Obama blames ISIS for Istanbul attack

Obama blames ISIS for Istanbul attack
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President Obama on Wednesday indicated that the Islamic State in Iraq and Syria (ISIS) was behind the deadly terrorist attack at Istanbul’s international airport. 
 
Speaking at a North American leaders’ summit in Canada, Obama called Tuesday's bombings “an indication of how little these vicious organizations have to offer beyond killing innocents.”
 
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"We stand with the people of Turkey and we intend to do what's necessary to make sure these kinds of terrible events are not happening," he said. 
 
The president said he spoke by phone with Turkish President Recep Tayyip Erdogan “to reaffirm our strong commitment to partner with Turkey, with NATO, with the broad based alliance that we have structured around the world to fight ISIL,” the administration’s preferred acronym for the group.
 
"They're continually losing ground, unable to govern those areas that they have taken over,” Obama added. 
 
“They're going to be defeated in Syria, they're going to be defeated in Iraq. ... We will not rest until we have dismantled these networks of hate that have had an impact on the entire civilized world."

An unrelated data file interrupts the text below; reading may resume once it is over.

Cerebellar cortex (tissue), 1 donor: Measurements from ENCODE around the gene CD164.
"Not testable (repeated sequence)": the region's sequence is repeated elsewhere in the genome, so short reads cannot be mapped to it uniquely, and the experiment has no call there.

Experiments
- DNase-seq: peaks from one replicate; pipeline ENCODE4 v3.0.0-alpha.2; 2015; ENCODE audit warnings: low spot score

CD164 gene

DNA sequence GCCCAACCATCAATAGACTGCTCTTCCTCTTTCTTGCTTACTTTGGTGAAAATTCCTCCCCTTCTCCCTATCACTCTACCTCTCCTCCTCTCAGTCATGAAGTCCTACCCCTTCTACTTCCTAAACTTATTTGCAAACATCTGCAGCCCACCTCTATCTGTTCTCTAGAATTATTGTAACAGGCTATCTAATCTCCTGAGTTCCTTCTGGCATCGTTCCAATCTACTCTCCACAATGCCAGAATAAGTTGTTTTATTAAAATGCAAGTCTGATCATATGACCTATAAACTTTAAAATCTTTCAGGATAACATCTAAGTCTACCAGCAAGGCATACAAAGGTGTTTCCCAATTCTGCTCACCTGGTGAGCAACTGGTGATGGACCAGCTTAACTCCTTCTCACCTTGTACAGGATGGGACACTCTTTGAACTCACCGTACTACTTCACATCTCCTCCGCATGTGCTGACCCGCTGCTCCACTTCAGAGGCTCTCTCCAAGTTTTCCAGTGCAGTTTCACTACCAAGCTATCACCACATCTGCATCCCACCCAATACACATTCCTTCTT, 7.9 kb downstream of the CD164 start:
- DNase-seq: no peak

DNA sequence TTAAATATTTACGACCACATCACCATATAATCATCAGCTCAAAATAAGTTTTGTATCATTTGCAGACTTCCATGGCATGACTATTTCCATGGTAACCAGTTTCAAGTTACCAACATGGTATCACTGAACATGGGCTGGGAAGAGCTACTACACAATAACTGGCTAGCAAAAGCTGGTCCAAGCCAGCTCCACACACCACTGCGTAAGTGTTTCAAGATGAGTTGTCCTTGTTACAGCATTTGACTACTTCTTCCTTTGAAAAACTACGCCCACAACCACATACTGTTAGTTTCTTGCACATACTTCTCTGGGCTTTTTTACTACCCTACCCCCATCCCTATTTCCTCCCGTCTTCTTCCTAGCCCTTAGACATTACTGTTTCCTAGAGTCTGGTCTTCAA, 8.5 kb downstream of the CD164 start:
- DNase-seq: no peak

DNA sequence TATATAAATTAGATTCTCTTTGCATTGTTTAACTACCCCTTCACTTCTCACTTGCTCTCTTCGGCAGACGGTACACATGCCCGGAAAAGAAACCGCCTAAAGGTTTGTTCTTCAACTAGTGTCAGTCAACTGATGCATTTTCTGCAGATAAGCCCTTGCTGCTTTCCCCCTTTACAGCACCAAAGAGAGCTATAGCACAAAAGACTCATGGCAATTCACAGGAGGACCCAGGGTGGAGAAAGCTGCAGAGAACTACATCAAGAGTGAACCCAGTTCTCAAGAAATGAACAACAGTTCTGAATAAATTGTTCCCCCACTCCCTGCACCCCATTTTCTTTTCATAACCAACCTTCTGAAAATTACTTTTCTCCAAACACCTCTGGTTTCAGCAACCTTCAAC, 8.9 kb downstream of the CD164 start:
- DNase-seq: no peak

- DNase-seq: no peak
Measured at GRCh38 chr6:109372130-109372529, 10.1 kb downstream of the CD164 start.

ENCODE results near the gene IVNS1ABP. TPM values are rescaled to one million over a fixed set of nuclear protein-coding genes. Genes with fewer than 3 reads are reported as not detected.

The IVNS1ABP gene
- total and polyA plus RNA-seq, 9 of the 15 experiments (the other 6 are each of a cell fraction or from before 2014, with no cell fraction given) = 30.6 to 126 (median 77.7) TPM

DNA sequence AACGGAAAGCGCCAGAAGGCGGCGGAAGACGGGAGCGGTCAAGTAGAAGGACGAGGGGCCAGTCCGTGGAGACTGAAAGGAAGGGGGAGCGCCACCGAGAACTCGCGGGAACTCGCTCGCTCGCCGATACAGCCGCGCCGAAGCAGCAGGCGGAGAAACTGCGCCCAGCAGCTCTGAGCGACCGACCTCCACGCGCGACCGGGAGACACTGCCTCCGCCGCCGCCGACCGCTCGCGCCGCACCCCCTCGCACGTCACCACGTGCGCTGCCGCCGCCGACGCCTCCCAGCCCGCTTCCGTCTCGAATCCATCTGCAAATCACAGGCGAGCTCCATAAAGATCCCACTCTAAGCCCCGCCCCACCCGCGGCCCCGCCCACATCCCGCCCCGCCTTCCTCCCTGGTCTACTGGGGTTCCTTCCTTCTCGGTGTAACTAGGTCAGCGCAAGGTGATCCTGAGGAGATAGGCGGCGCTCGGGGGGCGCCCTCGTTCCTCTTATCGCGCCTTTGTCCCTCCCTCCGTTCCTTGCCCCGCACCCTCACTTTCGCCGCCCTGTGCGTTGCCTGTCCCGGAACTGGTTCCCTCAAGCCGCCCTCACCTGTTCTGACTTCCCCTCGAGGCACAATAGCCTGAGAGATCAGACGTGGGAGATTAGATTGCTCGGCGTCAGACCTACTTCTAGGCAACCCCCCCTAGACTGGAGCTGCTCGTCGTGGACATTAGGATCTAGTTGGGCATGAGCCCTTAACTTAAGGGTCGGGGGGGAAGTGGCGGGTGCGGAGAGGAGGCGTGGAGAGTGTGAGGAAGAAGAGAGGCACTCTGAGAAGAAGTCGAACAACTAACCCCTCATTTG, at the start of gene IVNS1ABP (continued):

Obama’s comments are the clearest sign yet that ISIS was behind the strike at Istanbul’s Atatürk Airport on Tuesday night.
 
No organization has yet taken credit for the attack, which killed at least 40 people and left more than 200 wounded. 
 
But Turkish and U.S. officials have suggested that ISIS or an affiliated group could be responsible, pointing out the tactics and target were similar to a strike on the Brussels airport and a nearby subway station in March. 
 
ISIS claimed responsibility for that attack, which killed 32 and left more than 300 injured. 
 
Two attackers opened fire soon after entering the international terminal in Istanbul. They set off suicide bombs after being engaged by police. A third suspect detonated an explosive device in a parking lot. 
 
Turkey has faced an uptick in violence perpetrated by ISIS ever since it joined the U.S.-led coalition fighting the group in Iraq and Syria. 
 
But at the same time, it has battled Kurdish separatists in the southern part of the country. A Kurdish group took responsibility for a March car bombing in Ankara that killed 37 people.